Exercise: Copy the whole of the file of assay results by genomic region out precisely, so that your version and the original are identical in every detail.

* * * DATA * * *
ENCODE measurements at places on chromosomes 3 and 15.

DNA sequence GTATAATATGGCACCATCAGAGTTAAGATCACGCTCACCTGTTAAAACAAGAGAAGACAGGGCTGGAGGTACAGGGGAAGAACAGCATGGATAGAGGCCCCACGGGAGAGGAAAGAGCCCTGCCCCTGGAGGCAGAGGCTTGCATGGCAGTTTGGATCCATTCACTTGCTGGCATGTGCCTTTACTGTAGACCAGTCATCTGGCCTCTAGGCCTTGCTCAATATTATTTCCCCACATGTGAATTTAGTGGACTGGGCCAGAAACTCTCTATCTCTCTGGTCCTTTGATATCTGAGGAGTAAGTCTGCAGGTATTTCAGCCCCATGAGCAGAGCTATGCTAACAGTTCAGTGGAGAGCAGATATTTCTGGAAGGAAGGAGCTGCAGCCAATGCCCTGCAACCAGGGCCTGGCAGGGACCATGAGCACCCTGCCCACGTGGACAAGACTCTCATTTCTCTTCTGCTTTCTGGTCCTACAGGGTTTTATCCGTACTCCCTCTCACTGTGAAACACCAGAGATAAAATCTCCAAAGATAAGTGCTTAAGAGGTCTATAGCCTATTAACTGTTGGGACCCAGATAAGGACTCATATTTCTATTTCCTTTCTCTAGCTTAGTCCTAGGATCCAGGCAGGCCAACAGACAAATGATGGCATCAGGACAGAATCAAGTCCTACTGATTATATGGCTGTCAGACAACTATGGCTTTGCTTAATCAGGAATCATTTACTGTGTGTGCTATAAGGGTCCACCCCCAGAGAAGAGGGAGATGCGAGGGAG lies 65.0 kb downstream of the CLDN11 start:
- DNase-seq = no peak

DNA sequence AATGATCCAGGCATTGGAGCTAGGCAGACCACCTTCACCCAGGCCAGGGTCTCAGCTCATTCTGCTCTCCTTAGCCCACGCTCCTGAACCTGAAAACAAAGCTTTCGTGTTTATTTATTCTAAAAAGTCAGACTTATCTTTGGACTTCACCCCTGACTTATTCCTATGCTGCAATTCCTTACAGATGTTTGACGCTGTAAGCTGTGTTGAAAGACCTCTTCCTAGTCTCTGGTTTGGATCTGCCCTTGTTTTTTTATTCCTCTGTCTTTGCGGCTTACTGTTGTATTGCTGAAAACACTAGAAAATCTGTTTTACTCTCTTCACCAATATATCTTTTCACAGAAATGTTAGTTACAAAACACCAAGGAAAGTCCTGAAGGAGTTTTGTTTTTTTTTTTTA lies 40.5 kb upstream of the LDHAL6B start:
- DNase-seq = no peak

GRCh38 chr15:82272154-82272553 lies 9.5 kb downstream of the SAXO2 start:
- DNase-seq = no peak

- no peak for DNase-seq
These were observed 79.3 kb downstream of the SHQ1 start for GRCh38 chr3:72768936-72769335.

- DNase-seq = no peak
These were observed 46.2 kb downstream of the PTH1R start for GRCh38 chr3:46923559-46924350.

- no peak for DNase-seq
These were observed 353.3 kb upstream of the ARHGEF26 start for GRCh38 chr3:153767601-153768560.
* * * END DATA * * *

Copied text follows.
ENCODE measurements at places on chromosomes 3 and 15.

DNA sequence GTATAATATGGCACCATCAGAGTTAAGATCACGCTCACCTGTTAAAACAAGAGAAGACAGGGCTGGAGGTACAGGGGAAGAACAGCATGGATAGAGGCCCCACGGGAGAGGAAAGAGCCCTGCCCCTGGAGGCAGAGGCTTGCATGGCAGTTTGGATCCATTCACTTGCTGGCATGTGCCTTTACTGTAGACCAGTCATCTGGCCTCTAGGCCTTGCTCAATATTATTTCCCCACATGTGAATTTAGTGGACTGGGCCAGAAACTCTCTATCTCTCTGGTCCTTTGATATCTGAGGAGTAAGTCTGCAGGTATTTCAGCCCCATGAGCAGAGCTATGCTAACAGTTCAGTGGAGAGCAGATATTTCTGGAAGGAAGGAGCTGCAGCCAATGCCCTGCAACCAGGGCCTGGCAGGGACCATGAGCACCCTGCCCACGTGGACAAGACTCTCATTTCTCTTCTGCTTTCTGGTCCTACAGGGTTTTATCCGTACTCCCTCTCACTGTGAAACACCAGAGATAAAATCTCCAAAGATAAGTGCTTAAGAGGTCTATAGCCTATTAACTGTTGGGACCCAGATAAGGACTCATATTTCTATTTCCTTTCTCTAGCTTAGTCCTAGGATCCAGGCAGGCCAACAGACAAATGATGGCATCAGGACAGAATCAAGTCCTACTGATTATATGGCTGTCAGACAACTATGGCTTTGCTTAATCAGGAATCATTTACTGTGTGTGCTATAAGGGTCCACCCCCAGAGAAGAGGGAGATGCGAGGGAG lies 65.0 kb downstream of the CLDN11 start:
- DNase-seq = no peak

DNA sequence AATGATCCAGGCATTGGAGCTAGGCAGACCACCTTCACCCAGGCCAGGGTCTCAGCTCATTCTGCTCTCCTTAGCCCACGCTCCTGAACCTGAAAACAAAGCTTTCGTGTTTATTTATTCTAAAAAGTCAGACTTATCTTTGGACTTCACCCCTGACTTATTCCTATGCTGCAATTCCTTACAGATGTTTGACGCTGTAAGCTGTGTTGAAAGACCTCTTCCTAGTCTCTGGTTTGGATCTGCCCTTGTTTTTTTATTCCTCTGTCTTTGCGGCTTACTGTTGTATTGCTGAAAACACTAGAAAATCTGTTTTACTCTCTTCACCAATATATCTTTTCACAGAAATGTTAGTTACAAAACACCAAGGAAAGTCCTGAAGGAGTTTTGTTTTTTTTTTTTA lies 40.5 kb upstream of the LDHAL6B start:
- DNase-seq = no peak

GRCh38 chr15:82272154-82272553 lies 9.5 kb downstream of the SAXO2 start:
- DNase-seq = no peak

- no peak for DNase-seq
These were observed 79.3 kb downstream of the SHQ1 start for GRCh38 chr3:72768936-72769335.

- DNase-seq = no peak
These were observed 46.2 kb downstream of the PTH1R start for GRCh38 chr3:46923559-46924350.

- no peak for DNase-seq
These were observed 353.3 kb upstream of the ARHGEF26 start for GRCh38 chr3:153767601-153768560.